Locke becomes a principal intellectual antagonist in the book for proposing “that the government call in all the circulating currency [that is to say, coinage] and recoin it to affirm its official silver content as originally set in Elizabethan times,” a century before. Eich writes, “For Locke, a pound sterling was and had to remain neither more nor less than three ounces, seventeen pennyweights, and ten grains of sterling silver.” This was in order “to restore trust in the monetary and political system.” The historical outcome was that “to the surprise of many, Locke’s novel insistence on the unalterability of the [monetary] standard carried the day… Parliament passed the act in January 1696…clipped and worn coins were removed from circulation and replaced by newly minted coins with milled edges…[accompanied by] the new emphasis on coins’ inviolable intrinsic value.”
Eich considers this an attempt to “depoliticize” money, but fairly points out that “Locke’s intervention was itself political.” Indeed, sound money, like inflationary money, is itself a position in Political Economy about what monetary system is best.
After Locke, Eich moves on to the German Idealist and nationalist philosopher, Johann Gottlieb Fichte, a theorist more to his taste. Fichte “set out the most incisive plea for…the political and philosophical implications of the new possibilities of fiat money,” which he believed would require a “closed commercial state” which cuts itself off from all foreign trade “with external commerce banned,” and “commercial autarchy.” Further, it would be “a state that enjoyed the full trust of its citizens had at its disposal the full powers of modern money,” and—an expansive claim by Fichte—“it would ensure for all time the value of the money distributed by it.” Needless to say, in a world of monetary politics, the probability of that is zero. A permanent related question is whether it is ever wise to trust the government in monetary affairs.
Eich is well aware that others doubt (as I do) that the state can or should be so trusted. But could fiat currency work anyway? That it could, at least for a while, was shown by a key historical event: the suspension of the convertibility of its notes by the Bank of England in 1797, in order to help finance England’s war against Napoleon. (A hundred years before, the Bank of England had been set up to finance England’s wars against Louis XIV, and one hundred years later, the Federal Reserve first made its mark financing American participation in the First World War.)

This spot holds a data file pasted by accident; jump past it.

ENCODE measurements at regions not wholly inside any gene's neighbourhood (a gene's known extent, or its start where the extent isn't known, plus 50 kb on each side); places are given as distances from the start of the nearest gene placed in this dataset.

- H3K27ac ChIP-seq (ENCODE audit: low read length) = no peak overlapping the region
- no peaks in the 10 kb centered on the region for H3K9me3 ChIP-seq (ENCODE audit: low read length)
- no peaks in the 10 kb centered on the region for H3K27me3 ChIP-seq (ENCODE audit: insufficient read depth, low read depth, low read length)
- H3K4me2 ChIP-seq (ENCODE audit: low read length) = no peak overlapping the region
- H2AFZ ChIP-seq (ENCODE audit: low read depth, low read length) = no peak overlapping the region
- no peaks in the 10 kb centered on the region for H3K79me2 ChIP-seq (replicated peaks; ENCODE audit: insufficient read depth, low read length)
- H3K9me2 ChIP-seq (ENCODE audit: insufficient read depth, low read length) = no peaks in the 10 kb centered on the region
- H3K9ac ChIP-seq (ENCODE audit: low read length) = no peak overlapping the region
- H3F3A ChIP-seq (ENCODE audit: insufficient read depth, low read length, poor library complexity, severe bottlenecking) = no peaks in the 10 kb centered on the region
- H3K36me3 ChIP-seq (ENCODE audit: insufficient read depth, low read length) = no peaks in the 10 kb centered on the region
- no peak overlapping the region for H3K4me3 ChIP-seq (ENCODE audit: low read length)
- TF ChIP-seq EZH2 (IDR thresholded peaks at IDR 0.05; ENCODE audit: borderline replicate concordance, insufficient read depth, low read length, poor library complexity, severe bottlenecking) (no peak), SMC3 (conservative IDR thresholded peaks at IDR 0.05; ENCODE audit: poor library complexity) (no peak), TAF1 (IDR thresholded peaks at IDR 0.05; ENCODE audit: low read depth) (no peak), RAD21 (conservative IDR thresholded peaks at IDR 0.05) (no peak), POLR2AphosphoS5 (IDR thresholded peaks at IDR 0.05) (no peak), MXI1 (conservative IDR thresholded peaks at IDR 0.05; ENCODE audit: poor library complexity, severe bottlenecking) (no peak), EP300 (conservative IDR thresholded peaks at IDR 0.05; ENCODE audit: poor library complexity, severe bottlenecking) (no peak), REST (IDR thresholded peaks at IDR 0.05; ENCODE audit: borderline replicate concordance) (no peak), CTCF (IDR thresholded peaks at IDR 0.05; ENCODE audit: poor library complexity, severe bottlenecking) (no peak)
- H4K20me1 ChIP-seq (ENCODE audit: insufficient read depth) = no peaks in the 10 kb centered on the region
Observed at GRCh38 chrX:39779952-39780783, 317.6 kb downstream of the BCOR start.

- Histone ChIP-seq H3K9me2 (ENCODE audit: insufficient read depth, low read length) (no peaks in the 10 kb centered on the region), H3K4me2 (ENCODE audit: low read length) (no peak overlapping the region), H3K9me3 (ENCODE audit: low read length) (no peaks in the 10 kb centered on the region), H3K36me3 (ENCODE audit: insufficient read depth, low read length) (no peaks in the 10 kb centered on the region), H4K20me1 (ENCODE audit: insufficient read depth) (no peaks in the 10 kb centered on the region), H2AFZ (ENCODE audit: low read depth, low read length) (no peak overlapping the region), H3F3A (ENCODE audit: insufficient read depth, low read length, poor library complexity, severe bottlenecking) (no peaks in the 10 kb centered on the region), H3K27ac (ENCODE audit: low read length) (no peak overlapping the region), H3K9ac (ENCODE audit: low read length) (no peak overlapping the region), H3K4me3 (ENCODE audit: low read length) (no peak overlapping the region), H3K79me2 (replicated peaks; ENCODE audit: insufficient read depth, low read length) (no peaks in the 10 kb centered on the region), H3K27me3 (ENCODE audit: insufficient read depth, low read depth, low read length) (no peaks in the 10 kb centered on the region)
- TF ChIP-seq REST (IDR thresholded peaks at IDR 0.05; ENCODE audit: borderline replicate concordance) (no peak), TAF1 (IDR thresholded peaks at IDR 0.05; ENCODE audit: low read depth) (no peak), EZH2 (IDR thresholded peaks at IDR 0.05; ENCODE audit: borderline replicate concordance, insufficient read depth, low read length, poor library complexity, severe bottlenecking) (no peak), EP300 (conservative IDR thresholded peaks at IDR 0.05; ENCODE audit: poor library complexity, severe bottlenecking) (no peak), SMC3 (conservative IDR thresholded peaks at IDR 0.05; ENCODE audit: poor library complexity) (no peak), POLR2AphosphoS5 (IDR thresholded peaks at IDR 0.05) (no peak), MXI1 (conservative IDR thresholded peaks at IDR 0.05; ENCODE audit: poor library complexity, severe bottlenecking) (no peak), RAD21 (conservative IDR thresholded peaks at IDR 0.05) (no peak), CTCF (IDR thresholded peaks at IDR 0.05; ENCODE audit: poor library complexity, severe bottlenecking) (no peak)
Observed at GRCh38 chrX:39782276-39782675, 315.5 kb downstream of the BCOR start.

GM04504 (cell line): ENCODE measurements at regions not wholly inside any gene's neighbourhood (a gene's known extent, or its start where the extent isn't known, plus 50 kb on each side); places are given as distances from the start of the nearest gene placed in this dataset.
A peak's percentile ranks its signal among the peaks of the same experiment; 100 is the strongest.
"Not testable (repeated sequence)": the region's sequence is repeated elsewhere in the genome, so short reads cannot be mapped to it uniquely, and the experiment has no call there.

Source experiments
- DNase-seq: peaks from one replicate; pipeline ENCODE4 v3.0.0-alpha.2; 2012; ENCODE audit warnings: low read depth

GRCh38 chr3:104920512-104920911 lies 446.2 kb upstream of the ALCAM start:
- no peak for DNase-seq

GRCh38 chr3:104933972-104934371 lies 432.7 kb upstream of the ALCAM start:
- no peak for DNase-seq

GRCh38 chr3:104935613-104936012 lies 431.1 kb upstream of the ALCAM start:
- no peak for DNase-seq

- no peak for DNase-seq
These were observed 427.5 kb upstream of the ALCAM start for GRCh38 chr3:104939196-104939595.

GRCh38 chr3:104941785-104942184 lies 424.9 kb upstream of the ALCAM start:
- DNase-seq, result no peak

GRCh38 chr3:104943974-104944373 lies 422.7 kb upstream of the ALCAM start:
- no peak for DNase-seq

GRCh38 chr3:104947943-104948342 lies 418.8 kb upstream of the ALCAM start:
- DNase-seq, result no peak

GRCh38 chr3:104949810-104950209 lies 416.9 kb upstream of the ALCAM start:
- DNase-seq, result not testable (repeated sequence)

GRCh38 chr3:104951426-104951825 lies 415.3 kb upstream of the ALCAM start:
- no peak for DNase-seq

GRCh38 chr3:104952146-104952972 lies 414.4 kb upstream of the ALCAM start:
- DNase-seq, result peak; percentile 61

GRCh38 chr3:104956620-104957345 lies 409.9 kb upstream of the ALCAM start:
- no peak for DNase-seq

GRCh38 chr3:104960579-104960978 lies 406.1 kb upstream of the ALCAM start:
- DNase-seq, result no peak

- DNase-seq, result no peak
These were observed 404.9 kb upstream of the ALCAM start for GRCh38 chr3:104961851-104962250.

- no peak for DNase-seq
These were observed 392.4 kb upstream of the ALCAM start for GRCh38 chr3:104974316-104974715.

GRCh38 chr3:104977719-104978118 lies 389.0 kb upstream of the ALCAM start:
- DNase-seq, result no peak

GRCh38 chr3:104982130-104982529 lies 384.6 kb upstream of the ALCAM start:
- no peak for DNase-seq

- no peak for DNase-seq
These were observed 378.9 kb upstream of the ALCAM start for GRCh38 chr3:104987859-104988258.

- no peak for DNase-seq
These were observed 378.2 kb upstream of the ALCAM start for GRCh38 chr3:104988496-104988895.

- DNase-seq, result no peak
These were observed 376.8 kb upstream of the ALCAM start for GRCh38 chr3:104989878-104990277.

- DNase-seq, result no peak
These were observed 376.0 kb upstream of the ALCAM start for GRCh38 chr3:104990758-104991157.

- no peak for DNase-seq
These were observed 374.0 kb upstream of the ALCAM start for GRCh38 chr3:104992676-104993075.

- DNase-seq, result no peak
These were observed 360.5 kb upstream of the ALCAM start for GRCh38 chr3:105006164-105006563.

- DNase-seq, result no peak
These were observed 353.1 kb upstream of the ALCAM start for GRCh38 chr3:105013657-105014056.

Eich’s discussion of this period is extremely interesting to us denizens of the current pure fiat currency world. Like President Nixon on August 15, 1971, the British government on February 26, 1797 “issued a breathtaking proclamation…The Bank of England had suspended…The pound sterling, still in name referring to the weight measure of silver, had become a piece of paper backed only by the word of the state.” This was “a dramatic opening of a now largely forgotten episode in global monetary affairs…from 1797 until 1821, Britain experimented with the most advanced monetary practice in the world—pure fiat money,” Eich says, “and with it the politics of modern central banking. [This] challenged and transformed not only reigning conceptions of money, but also the nature and role of the modern nation state.”
Like the United States in 1971, Britain in 1797 had little choice about this dramatic move—they were both running out of the gold they had promised to pay on demand to their creditors. Here was the British situation:
“The latter part of 1796 had brought a new wave of failures of mercantile and banking houses all over the country. The apprehension of a French invasion heightened the alarm, and when in February 1797 a single French frigate actually landed 1,200 men in Fishguard in Wales, a run on the Bank of England started.” Think of that. According to Hayek, “[Prime Minister] Pitt, being informed of the state of affairs by a deputation from the Bank…forbade the directors, by an Order in Council [from] issuing any cash payments.” The prohibition lasted more than two decades.
Eich emphasizes that “for the first three years prices stayed almost completely stable.” But they didn’t stay that way after that. You have to go to footnote 85 of his Chapter 3 to find that “Over the next two decades…prices rose overall by about 80%.” Eich comforts himself with the thought that this was only “an annualized rate of less than 4 %.” He apparently did not do the math of compound growth rates. At an inflation rate of 4%, prices will multiply by 16 times in a lifetime of 72 years.